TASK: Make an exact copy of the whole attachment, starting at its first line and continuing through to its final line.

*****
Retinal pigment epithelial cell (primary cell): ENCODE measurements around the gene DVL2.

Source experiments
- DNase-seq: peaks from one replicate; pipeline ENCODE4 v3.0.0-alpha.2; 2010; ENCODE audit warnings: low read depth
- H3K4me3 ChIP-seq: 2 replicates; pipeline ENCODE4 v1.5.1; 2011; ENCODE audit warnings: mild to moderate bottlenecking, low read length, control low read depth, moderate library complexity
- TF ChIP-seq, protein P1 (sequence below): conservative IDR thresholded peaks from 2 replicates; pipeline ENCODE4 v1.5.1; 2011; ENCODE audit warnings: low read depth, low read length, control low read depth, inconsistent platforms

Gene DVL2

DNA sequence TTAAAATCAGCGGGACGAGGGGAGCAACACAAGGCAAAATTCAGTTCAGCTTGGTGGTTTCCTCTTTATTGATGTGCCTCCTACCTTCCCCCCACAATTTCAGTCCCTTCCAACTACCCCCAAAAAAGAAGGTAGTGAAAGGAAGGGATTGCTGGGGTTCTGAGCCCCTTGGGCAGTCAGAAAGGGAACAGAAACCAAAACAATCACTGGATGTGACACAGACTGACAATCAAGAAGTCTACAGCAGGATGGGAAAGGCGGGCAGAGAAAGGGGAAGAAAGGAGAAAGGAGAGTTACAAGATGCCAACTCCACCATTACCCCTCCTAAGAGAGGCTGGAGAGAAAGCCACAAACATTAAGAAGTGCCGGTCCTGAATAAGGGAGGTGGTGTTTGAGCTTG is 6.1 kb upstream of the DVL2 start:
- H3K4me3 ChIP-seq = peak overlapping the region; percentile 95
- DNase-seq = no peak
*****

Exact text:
Retinal pigment epithelial cell (primary cell): ENCODE measurements around the gene DVL2.

Source experiments
- DNase-seq: peaks from one replicate; pipeline ENCODE4 v3.0.0-alpha.2; 2010; ENCODE audit warnings: low read depth
- H3K4me3 ChIP-seq: 2 replicates; pipeline ENCODE4 v1.5.1; 2011; ENCODE audit warnings: mild to moderate bottlenecking, low read length, control low read depth, moderate library complexity
- TF ChIP-seq, protein P1 (sequence below): conservative IDR thresholded peaks from 2 replicates; pipeline ENCODE4 v1.5.1; 2011; ENCODE audit warnings: low read depth, low read length, control low read depth, inconsistent platforms

Gene DVL2

DNA sequence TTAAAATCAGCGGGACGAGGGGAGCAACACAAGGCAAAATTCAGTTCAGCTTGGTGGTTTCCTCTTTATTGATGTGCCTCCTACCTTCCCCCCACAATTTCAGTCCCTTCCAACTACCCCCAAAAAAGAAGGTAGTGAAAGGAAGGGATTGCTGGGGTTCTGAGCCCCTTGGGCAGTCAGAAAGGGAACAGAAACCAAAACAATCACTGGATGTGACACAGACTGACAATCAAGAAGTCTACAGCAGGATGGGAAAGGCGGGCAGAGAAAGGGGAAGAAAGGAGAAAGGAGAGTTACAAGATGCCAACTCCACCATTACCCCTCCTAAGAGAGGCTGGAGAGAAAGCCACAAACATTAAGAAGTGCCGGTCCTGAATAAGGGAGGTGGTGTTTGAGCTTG is 6.1 kb upstream of the DVL2 start:
- H3K4me3 ChIP-seq = peak overlapping the region; percentile 95
- DNase-seq = no peak